RPMH to promote heart wellness through 24-Hour Treadmill Walkathon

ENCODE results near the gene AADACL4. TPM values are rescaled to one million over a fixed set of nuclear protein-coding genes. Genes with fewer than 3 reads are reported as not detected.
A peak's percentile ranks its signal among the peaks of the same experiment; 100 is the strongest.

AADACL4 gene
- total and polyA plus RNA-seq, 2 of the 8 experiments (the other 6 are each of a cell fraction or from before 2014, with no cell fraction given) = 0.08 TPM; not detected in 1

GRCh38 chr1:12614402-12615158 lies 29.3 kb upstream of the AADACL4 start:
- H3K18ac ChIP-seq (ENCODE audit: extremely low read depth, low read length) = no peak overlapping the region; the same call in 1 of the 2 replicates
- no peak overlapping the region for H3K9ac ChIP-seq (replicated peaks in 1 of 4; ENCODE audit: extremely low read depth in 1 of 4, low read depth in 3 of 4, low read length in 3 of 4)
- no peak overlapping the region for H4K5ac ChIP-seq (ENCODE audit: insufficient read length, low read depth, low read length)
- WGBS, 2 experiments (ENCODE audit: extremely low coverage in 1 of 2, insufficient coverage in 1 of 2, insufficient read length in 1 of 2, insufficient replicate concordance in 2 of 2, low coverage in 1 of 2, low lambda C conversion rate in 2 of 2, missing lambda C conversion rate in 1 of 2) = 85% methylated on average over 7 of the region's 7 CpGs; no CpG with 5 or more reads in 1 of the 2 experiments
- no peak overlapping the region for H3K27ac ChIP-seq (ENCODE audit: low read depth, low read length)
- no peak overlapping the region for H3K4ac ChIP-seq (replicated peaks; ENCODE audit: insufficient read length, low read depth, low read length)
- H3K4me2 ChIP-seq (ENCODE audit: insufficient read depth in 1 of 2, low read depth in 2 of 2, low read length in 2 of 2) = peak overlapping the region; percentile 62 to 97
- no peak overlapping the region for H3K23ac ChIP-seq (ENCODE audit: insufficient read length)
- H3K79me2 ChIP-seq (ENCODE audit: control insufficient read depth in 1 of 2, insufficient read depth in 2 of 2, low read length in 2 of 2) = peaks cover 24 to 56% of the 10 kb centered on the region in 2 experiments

SWEETWATER, Texas — While heart-shaped candy and decorations can be seen everywhere for upcoming Valentine’s Day, February is also designated as American Heart Month, an effort to raise awareness of cardiovascular diseases. Rolling Plains Memorial Hospital (RPMH) is joining the nationwide awareness program with a 24-hour treadmill walkathon that will begin at 5 p.m. on Feb. 17, at the RPMH Cardiac Rehabilitation Center. “Nothing like this has been done in our community in the past,” said Donna Boatright, the hospital’s administrator. “This special event is designed to not only promote cardiovascular health, but to also educate our community on the importance of healthy lifestyles.” The RPMH 24-Hour Treadmill Walkathon will take place at the RPMH Cardiac Rehabilitation Center where volunteers and medical staff will be on-hand for a full 24 hours ensuring that the treadmills are being continuously utilized. Rehabilitation therapists will also be present leading stretching routines and providing tips for appropriate exercises. “Our entire team is excited to be coordinating this event. It’s a great way to not only raise money for the American Heart Association, but to educate Nolan County on how effective even the littlest exercises can be in fighting cardiovascular diseases,” Boatright explained. Every minute, an American dies of coronary heart disease. Cardiovascular diseases, including stroke, are the nation’s number one killer, according to the American Heart Association. Approximately 82.6 million Americans become victims to one or several forms of cardiovascular disease, including congestive heart failure, coronary heart disease, stroke, or high blood pressure. “Warning signs and preventive measures are important to prevent an abrupt coronary complication in the future,” said Wes Stafford, director of the RPMH Cardiac Rehab. “Once you realize that you, like so many others, are not untouchable, you discover that it’s never too early to begin to take responsibility for your own health.” While the perception exists that cardiovascular disease affects mainly males, it is actually common among both sexes. In addition, there are four major risk factors for cardiovascular disease, all of which are controllable to a certain degree. According to Stafford, high blood pressure, high cholesterol, smoking, and lack of regular exercise are all deadly elements that can contribute to complications of the heart. If you or a family member fall into one of these groups, or if your family has a medical history of cardiovascular complications, Stafford urges you to talk with your physician about the possibility of developing cardiovascular disease. “A thorough physical exam of your weight, blood pressure and cardiovascular fitness can help identify possible complications,” said Stafford. “A physician can advise whether you might benefit from an electrocardiogram, a test that allows physicians to take a closer look at your heart.” If you are found to be at high risk for heart disease, your doctor can supply you with the tools needed to fight back. Prescribed medication, a medically-directed diet and an exercise program are the usual options prescribed to improve your health. Those who are physically active are twice as likely to prevent a heart attack. In addition, excess weight also increases the likelihood of heart related illnesses. According to the American Heart Association, exercise is beneficial in the long run as it decreases the risk of developing cardiovascular disease and other medical related illnesses. Physical activity can improve the condition of your heart and lungs. Exercise routines should be brisk enough to raise your heart and breathing rates, sustained for at least 30 minutes without interruption and repeated at least three to five times per week. “Foods rich with cholesterol are a major contributor to clogged arteries, which can cause a heart attack,” explained Brenda Hollis, dietitian at RPMH. “Exercise and eating a healthy mix of foods is your best way to prevent cardiovascular problems.” Hollis recommends at-risk individuals adopt a diet that is rich in fruits and vegetables as they have been linked to lowering risks of heart disease. In addition, she says that up to 30 grams of fiber should be consumed every day. Because high blood pressure is linked to sodium intake, Hollis also suggests that you should limit the amount of salt in your diet. Diets should be incorporated into a new lifestyle, along with exercise, to increase your overall health. As with any change of lifestyle, you are encouraged to consult with your physician to make sure your body can handle the prospective changes. The RPMH 24-Hour Walkathon will take place beginning at 5 p.m. Feb. 17 and run through 5 p.m. on Feb. 18. Donations are encouraged to benefit the American Heart Association. For more information and to register, please contact the RPMH administration office directly at 325-235-1701 ext. 221. About Rolling Plains Memorial Hospital Rolling Plains Memorial Hospital provides healthcare for those in the communities they serve. Founded in 1976, Rolling Plains Memorial Hospital offers a wealth of medical services including: 24 hour emergency care, advanced radiology services including CT scanning and MRIs, outpatient lab, physical therapy, surgical services, swing bed services, patient education, home health and assistive services, and more. For additional information, please visit www.rpmh.net.